Plastics end up in our waterways all the time, whether it’s through roadside litter washed into a creek during a hard rain or people using our precious natural resources as convenient dumping grounds. Plastics do break down, and when they do, it’s into microscopic pieces called microplastics.
Less than 5 mm in size, microplastic pollution can only be seen under a microscope. Sometimes they are small fibers, sometimes they are microbeads, other times they are films or flakes. They don’t go away — they just break down into smaller and smaller pieces.
Since they’re so tiny, microplastics can be ingested by and build up in aquatic life, which means we can end up ingesting plastic, too.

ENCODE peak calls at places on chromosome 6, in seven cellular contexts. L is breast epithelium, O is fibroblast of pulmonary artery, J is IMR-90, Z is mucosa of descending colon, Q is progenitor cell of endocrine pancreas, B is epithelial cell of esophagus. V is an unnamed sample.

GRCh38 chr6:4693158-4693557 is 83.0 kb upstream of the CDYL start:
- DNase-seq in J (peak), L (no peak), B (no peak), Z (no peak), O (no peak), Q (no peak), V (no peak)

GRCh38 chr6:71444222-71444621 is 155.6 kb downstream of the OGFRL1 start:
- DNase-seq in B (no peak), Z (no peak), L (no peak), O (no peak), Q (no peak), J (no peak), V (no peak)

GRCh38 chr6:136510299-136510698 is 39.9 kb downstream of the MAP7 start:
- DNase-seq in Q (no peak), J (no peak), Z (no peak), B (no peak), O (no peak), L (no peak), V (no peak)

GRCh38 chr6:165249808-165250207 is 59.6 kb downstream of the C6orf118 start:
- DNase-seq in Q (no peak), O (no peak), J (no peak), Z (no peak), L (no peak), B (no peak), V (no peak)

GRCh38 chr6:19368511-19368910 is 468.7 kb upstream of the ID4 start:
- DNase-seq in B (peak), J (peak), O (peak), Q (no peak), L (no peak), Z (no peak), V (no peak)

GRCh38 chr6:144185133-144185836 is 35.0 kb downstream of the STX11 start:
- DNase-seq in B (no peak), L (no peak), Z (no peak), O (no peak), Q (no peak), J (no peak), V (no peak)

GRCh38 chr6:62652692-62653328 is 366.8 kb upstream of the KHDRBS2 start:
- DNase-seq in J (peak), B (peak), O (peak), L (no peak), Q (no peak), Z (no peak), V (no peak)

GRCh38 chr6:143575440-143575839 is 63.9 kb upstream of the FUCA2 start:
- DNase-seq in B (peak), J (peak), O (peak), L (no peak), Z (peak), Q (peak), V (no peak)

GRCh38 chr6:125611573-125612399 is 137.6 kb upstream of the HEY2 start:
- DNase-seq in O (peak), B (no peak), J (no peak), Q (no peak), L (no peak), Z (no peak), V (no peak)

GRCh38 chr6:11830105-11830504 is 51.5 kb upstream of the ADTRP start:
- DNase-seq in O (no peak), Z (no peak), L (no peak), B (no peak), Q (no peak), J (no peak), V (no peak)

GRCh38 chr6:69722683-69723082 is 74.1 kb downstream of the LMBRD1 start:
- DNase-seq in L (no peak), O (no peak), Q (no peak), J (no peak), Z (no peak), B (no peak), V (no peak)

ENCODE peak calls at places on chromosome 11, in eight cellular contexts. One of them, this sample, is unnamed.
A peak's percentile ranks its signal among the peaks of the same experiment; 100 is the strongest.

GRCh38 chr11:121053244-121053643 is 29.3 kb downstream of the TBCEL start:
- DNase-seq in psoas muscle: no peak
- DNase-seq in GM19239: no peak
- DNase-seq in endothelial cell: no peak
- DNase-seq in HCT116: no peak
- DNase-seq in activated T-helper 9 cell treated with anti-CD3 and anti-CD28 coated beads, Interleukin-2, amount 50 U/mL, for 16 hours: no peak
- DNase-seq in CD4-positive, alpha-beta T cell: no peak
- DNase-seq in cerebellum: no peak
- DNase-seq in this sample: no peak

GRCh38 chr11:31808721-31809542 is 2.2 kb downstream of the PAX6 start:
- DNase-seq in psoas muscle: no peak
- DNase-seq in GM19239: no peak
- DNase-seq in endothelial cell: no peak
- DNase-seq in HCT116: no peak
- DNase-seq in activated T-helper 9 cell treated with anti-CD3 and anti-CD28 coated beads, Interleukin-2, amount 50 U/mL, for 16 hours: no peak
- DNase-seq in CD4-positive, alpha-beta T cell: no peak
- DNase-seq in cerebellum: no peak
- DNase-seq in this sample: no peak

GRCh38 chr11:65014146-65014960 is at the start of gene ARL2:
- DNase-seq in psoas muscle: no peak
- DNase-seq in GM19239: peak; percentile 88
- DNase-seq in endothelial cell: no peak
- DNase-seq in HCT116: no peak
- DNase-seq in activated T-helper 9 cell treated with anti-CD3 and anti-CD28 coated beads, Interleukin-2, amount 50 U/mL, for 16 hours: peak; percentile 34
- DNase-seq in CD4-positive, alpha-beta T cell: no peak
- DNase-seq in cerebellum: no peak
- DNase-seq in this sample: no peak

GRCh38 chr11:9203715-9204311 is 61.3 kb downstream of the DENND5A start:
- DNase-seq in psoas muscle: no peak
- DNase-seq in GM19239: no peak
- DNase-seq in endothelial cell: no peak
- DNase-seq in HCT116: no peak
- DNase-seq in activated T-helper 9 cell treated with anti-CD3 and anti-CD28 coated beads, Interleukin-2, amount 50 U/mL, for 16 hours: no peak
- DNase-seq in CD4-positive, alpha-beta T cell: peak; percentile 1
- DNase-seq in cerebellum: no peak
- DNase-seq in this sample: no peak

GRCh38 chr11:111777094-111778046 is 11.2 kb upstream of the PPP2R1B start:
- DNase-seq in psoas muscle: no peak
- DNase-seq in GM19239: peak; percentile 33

Sound Rivers is engaged in a statewide research project to determine how macroplastics end up in our waterways, how they break down into microplastics, impacts on waterways, wildlife and public health and what we can do to prevent this type of pollution.
Part of the project is Sound Rivers’ Riverkeepers and Water-Quality Specialist collecting water samples from local waterways to be boiled down, filtered and viewed under a microscope for the presence of microplastics.
Another part of the projects is Sound Rivers’ three Trash Trouts, or litter-trapping devices, installed on waterways in the Neuse and Tar-Pamlico river basins, that are also informing the “bigger picture” aspect of study: each Trash Trout is monitored and cleaned out regularly, and its contents audited by volunteers to see just where the microplastics are coming from. These Trash Trouts are located on Jack’s Creek in Washington, Duffyfield Canal in New Bern and Little Rock Creek in Raleigh.